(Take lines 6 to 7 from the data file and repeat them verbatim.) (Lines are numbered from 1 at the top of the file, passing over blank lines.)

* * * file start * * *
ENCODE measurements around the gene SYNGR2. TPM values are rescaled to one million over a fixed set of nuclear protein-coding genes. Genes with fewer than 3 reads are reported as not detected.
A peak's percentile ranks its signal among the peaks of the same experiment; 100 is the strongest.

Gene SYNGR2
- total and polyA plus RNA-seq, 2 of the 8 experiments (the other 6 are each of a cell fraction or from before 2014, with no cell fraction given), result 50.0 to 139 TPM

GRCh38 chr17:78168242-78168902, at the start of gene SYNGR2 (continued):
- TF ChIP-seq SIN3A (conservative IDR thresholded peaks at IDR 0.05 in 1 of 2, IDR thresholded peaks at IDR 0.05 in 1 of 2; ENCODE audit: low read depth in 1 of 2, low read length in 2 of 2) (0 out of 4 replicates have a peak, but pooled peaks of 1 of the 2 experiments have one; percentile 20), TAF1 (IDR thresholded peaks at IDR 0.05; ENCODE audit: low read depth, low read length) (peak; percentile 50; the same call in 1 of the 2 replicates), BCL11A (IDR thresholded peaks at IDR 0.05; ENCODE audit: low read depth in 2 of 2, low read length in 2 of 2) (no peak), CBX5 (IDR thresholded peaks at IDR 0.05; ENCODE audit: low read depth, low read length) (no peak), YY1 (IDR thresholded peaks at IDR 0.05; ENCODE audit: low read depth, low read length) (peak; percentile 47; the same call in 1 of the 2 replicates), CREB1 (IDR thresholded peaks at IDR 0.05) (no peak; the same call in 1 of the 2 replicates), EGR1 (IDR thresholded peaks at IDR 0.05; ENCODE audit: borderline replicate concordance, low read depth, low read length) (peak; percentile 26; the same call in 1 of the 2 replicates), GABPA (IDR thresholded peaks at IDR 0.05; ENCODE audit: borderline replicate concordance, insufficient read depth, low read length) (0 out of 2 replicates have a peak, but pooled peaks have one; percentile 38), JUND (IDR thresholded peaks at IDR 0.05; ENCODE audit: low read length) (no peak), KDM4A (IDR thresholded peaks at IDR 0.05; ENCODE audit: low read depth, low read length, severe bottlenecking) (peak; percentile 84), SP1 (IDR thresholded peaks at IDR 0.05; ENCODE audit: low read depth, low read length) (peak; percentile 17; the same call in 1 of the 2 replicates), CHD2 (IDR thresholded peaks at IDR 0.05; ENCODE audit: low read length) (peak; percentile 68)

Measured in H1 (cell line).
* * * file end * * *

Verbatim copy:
- TF ChIP-seq SIN3A (conservative IDR thresholded peaks at IDR 0.05 in 1 of 2, IDR thresholded peaks at IDR 0.05 in 1 of 2; ENCODE audit: low read depth in 1 of 2, low read length in 2 of 2) (0 out of 4 replicates have a peak, but pooled peaks of 1 of the 2 experiments have one; percentile 20), TAF1 (IDR thresholded peaks at IDR 0.05; ENCODE audit: low read depth, low read length) (peak; percentile 50; the same call in 1 of the 2 replicates), BCL11A (IDR thresholded peaks at IDR 0.05; ENCODE audit: low read depth in 2 of 2, low read length in 2 of 2) (no peak), CBX5 (IDR thresholded peaks at IDR 0.05; ENCODE audit: low read depth, low read length) (no peak), YY1 (IDR thresholded peaks at IDR 0.05; ENCODE audit: low read depth, low read length) (peak; percentile 47; the same call in 1 of the 2 replicates), CREB1 (IDR thresholded peaks at IDR 0.05) (no peak; the same call in 1 of the 2 replicates), EGR1 (IDR thresholded peaks at IDR 0.05; ENCODE audit: borderline replicate concordance, low read depth, low read length) (peak; percentile 26; the same call in 1 of the 2 replicates), GABPA (IDR thresholded peaks at IDR 0.05; ENCODE audit: borderline replicate concordance, insufficient read depth, low read length) (0 out of 2 replicates have a peak, but pooled peaks have one; percentile 38), JUND (IDR thresholded peaks at IDR 0.05; ENCODE audit: low read length) (no peak), KDM4A (IDR thresholded peaks at IDR 0.05; ENCODE audit: low read depth, low read length, severe bottlenecking) (peak; percentile 84), SP1 (IDR thresholded peaks at IDR 0.05; ENCODE audit: low read depth, low read length) (peak; percentile 17; the same call in 1 of the 2 replicates), CHD2 (IDR thresholded peaks at IDR 0.05; ENCODE audit: low read length) (peak; percentile 68)

Measured in H1 (cell line).